|Central coordinates||4o 0.00' West 31o 10.00' North|
|IBA criteria||A1, A3, A4i|
|Altitude||699 - 922m|
|Year of IBA assessment||2001|
Site description The site lies in the Tafilelt 30 km south-east of Erfoud. It consists of the highest sand-dune in Morocco, Erg Chebbi, and a seasonal lake variously known as Lac de Merzouga, Dayet Srij or Tamezguidat. The dune rises to 922 m, over 200 m higher than the surrounding plain and the level of the lake (699 m), creating a spectacular desert landscape that attracts thousands of tourists each year. The rain-fed lake normally contains water from November to May, but in exceptionally wet years persists until August. Average annual rainfall is 200 mm per year. The vegetation cover is therefore sparse and, except for a lawn of Cyperus spp. around the lake, consists of scattered clumps of Acacia and Tamarix spp. with some perennial and annual grasses.
Key Biodiversity See Box and Table 2 for key species. This temporary lake is the most important water-body in the Tafilelt, and attracts thousands of migrating waterbirds. Up to 3,500 Marmaronetta angustirostris have been recorded historically (1973), but more recent records are all in the range of 300–400. There is an unconfirmed report of 2,000 Tadorna ferruginea in November 1996 (600 confirmed at another date in the same year). The lake frequently harbours flamingos (e.g. 400 in 1996), which are a major tourist attraction. The avifauna is very rich and diverse, with c.130 recorded species. Of the 14 species of the Sahara–Sindian biome that have been recorded, 13 breed; of the 15 such species in Morocco, only Hirundo obsoleta has never been recorded here (Table 2). Also present are three species of the Mediterranean North Africa biome (see Table 2), of which two—Ramphocoris clotbey and Eremophila bilopha—occur at few other Moroccan IBAs. The area harbours a declining population of Chlamydotis undulata, and is probably the last Moroccan site for Ardeotis arabs (observed infrequently between 1987 and 1993).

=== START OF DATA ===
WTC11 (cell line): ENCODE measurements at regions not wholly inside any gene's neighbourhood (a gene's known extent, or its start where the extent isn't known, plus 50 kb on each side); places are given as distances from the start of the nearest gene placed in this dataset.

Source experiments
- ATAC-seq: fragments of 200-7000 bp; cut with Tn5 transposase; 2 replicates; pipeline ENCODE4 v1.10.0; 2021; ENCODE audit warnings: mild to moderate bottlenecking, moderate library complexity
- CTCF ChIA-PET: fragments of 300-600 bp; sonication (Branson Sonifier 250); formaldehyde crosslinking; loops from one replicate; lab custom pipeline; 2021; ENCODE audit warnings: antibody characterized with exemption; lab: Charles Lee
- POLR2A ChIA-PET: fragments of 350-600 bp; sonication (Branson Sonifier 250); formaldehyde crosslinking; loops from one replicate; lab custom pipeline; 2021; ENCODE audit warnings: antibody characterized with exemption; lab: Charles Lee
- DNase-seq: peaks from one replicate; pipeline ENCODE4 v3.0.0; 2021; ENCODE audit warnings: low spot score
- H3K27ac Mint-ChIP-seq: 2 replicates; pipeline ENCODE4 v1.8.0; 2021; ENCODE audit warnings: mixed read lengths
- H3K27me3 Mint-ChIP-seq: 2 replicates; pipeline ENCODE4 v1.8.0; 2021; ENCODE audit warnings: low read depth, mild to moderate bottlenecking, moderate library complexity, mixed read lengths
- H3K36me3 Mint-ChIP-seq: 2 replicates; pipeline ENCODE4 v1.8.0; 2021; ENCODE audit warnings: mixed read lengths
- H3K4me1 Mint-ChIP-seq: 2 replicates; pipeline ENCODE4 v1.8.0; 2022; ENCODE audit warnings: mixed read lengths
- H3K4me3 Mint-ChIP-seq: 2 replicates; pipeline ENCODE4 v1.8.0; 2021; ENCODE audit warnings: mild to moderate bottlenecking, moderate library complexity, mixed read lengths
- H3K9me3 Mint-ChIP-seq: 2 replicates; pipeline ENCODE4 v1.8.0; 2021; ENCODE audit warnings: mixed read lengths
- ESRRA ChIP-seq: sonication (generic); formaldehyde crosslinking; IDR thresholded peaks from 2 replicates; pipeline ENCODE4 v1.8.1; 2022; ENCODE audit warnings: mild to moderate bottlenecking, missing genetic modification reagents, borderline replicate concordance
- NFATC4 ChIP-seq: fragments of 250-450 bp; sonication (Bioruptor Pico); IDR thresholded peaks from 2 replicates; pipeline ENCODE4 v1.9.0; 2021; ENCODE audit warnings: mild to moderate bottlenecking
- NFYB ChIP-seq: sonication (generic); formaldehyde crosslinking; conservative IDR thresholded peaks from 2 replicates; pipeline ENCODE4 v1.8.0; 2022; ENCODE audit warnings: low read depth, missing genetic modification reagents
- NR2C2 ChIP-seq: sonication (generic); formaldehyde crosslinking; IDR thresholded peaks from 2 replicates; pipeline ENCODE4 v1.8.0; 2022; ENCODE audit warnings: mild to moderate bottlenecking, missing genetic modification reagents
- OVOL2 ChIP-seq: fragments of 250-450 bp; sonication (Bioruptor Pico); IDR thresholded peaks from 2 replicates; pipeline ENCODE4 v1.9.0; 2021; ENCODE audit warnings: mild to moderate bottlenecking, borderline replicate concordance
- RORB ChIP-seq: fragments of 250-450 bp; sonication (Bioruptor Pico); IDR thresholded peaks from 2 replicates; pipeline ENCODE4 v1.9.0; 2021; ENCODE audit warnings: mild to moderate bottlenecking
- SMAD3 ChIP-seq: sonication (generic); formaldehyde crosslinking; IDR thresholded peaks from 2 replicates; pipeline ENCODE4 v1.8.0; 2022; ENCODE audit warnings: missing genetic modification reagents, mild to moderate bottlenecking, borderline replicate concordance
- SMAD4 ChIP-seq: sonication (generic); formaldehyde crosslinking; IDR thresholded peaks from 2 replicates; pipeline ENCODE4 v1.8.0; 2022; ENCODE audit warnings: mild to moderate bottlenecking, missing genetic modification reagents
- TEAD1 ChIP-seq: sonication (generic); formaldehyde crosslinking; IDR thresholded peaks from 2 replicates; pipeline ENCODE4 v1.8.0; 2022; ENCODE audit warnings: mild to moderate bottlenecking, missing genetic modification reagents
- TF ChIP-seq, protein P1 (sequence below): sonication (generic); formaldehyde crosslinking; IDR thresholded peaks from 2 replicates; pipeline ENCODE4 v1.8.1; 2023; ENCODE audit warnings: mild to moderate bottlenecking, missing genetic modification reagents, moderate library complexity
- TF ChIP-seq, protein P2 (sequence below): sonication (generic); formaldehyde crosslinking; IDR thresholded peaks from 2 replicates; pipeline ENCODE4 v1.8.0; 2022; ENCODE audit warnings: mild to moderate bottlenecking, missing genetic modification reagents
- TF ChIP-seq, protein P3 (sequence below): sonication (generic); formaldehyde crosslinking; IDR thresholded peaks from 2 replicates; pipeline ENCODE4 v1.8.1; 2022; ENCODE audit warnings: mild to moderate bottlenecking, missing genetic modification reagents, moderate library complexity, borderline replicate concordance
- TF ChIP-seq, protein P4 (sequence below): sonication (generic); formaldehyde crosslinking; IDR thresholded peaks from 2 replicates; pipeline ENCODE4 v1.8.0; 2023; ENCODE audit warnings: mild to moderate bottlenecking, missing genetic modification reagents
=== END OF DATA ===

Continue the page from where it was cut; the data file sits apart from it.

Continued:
Non-bird biodiversity: Among the c.20 mammal species identified from the site are the rare Felis margarita and Gazella dorcas (LR/nt).
|Species||Season||Period||Population estimate||Quality of estimate||IBA Criteria||IUCN Category|
|Ruddy Shelduck Tadorna ferruginea||winter||-||600-2,000 individuals||-||A4i||Least Concern|
|Marbled Teal Marmaronetta angustirostris||winter||-||300-400 individuals||-||A1, A4i||Vulnerable|
|Spotted Sandgrouse Pterocles senegallus||resident||1999||present||-||A3||Least Concern|
|Crowned Sandgrouse Pterocles coronatus||resident||1999||present||-||A3||Least Concern|
|Lichtenstein's Sandgrouse Pterocles lichtensteinii||resident||1999||present||-||A3||Least Concern|
|Pharaoh Eagle-owl Bubo ascalaphus||resident||1999||present||-||A3||Least Concern|
|Egyptian Nightjar Caprimulgus aegyptius||breeding||1999||present||-||A3||Least Concern|
|Greater Hoopoe-lark Alaemon alaudipes||resident||1999||present||-||A3||Least Concern|
|Bar-tailed Lark Ammomanes cinctura||resident||1999||present||-||A3||Least Concern|
|Desert Lark Ammomanes deserti||resident||1999||present||-||A3||Least Concern|
|Streaked Scrub-warbler Scotocerca inquieta||resident||1999||present||-||A3||Least Concern|
|Fulvous Chatterer Turdoides fulva||resident||1999||present||-||A3||Least Concern|
|Mourning Wheatear Oenanthe lugens||resident||1999||present||-||A3||Least Concern|
|White-tailed Wheatear Oenanthe leucopyga||resident||1999||present||-||A3||Least Concern|
|Passer simplex||resident||1999||present||-||A3||Not Recognised|
|Trumpeter Finch Bucanetes githagineus||resident||1999||present||-||A3||Least Concern|
|Land-use||Extent (% of site)|
|Notes: Collection of eggs of waterbirds.|
References BCEOM-SECA (1995b).
Contribute Please click here to help BirdLife conserve the world's birds - your data for this IBA and others are vital for helping protect the environment.
Recommended citation BirdLife International (2015) Important Bird Areas factsheet: Merzouga/Tamezguidat. Downloaded from http://www.birdlife.org on 06/07/2015
To provide new information to update this factsheet or to correct any errors, please email BirdLife